Safe Surf Rated - Back To Home Page Family Friendly Site -

Positively Positive
- Living with HIV
Curriculum Vitae:
HIV / AIDS Involvements
  Biography   HIV/AIDS
News Archive
HIV and AIDS News spacer.gif Bradford McIntyre spacer.gif
AIDS Awareness Red Ribbon

BC-CfE, GSHI, HIM, Hustle Banner

Online sex industry provides critical safety and health protections for men sex workers

New research raises significant concerns about the impact of PCEPA laws targeting third party advertising

July 7th, 2016 - Vancouver, B.C. - Newly published peer review research shows how the loss of ‘Boystown'—the main sex work stroll for men in Vancouver—over the last decade, has led to loss of community and social solidarity; key protective strategies for sex workers. At the same time, the shift to online sex work for men has provided critical safety and health protections for sex workers in screening prospective clients and negotiating terms of transactions.

As part of a new community-based research project, led by the Gender and Sexual Health Initiative (GSHI) of the BC Centre for Excellence in HIV/AIDS (BC-CfE) and HUSTLE (a sex worker-led outreach program) of Health Initiative for Men (HIM), in-depth interviews were conducted with 43 self-identified men sex workers and buyers in Metro Vancouver. Given the vast majority of research, policy and media discussions currently focus on women in the sex industry in Canada, the team aimed to learn about the lived experiences of men and trans sex workers. Interviews were conducted between 2012 and 2013, prior to the enactment of the Protection of Communities and Exploited Persons Act (PCEPA) by the former Conservative government that further criminalized aspects of sex work (including the third party advertisement and purchase of sexual services).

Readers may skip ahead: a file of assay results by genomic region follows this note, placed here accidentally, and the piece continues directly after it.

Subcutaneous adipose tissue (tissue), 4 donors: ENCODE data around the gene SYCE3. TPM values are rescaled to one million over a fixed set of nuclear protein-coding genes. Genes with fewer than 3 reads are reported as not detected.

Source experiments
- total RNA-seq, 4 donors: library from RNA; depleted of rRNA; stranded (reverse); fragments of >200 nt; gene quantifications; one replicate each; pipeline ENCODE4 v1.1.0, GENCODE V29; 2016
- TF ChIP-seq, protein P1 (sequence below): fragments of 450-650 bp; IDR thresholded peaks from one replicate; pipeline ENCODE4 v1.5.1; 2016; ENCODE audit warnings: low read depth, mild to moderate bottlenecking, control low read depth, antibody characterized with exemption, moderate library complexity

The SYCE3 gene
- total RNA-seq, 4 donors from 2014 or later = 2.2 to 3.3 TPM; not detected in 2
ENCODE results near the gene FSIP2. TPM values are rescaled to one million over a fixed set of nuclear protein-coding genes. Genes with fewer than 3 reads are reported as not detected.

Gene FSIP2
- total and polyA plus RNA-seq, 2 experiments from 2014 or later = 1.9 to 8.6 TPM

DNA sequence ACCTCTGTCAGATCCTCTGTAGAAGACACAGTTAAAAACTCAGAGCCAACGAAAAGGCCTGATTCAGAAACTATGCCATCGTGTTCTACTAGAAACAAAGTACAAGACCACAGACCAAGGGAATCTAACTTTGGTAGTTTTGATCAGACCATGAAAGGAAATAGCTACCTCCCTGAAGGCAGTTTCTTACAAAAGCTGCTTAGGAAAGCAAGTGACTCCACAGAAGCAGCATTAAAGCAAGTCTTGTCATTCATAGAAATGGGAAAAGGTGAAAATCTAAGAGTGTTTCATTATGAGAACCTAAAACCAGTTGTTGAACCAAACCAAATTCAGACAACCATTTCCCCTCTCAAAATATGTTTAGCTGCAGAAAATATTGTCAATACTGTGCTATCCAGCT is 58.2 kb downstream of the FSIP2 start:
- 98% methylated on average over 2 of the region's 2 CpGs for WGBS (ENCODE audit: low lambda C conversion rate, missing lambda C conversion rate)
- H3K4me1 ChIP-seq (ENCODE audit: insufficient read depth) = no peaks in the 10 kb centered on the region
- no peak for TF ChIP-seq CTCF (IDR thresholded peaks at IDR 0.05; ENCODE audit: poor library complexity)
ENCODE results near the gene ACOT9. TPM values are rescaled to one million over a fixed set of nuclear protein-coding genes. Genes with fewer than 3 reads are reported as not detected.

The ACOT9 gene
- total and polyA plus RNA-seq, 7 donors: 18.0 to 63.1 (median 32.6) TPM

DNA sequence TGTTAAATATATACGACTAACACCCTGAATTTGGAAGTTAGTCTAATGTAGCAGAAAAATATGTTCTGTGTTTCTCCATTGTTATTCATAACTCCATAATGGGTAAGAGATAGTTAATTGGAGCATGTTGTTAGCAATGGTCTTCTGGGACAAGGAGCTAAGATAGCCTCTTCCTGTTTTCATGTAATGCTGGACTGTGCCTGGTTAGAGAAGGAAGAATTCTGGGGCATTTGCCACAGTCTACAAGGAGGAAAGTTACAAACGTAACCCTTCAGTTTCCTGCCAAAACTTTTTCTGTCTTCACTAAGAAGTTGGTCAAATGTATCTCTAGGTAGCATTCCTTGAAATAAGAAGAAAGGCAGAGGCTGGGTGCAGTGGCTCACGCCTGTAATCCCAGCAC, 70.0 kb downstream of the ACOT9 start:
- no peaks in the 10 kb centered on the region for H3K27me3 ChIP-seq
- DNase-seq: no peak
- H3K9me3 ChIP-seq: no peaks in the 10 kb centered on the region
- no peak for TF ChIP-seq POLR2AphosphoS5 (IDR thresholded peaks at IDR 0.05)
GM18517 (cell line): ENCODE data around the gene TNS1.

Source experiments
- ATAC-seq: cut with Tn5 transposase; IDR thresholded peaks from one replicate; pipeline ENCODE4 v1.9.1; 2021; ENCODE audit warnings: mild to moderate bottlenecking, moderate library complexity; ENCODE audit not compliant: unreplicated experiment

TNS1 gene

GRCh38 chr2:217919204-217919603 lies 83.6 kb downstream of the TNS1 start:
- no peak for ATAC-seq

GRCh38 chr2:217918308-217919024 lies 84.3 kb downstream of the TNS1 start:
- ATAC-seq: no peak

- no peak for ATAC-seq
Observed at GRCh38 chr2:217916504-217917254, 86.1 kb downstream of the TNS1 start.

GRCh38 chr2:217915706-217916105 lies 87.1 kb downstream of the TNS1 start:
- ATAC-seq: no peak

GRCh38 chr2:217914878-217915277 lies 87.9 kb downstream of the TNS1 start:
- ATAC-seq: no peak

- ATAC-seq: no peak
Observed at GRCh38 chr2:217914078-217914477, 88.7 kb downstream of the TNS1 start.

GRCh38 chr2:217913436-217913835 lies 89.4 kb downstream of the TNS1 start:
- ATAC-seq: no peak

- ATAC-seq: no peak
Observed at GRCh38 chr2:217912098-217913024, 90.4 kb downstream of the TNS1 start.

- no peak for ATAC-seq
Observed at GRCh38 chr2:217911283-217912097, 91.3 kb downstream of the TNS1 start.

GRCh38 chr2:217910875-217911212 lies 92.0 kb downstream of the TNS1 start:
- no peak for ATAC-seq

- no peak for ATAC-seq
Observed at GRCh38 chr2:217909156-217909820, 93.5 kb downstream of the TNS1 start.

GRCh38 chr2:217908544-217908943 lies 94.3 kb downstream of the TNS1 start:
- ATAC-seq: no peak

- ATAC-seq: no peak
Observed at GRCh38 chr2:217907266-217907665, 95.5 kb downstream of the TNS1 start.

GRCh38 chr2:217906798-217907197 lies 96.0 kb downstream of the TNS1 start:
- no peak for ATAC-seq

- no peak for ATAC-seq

Sex workers described how gentrification, urban planning and policing over the last decade led to the loss of the tightknit and supportive community, ‘Boystown', the main street-based sex work stroll for self-identified men. At the same time, the shift of sex work from street to online led to increased control for sex workers over working conditions, including protections from violence and reduced stigma.

"Our knowledge of the working environment of men in the sex industry is limited," said Dr. Andrea Krüsi, GSHI Research Associate. “This study is critical as it shares the voices of men and trans sex workers and their clients, which are rarely included in policy discussions in Canada."

Self-identified men sex workers interviewed in the study said the move from street-based sex work to the Internet reduced stigma and increased their control over their working conditions by:

  • Facilitating the screening of prospective clients, through the use of webcams, for example;
  • Enabling advance negotiations about the terms of transactions, including price, location, services and condom use; and
  • Reducing police harassment and displacement.

“This research shows the critical role of men and trans sex workers in policy discussion and the safety and health protections afforded to men by working online," said Matthew Taylor, Community Lead and Program Manager with HUSTLE/HIM. “This evidence demonstrates the need to repeal the PCEPA that further criminalizes the sex industry and reduces screening protections for workers."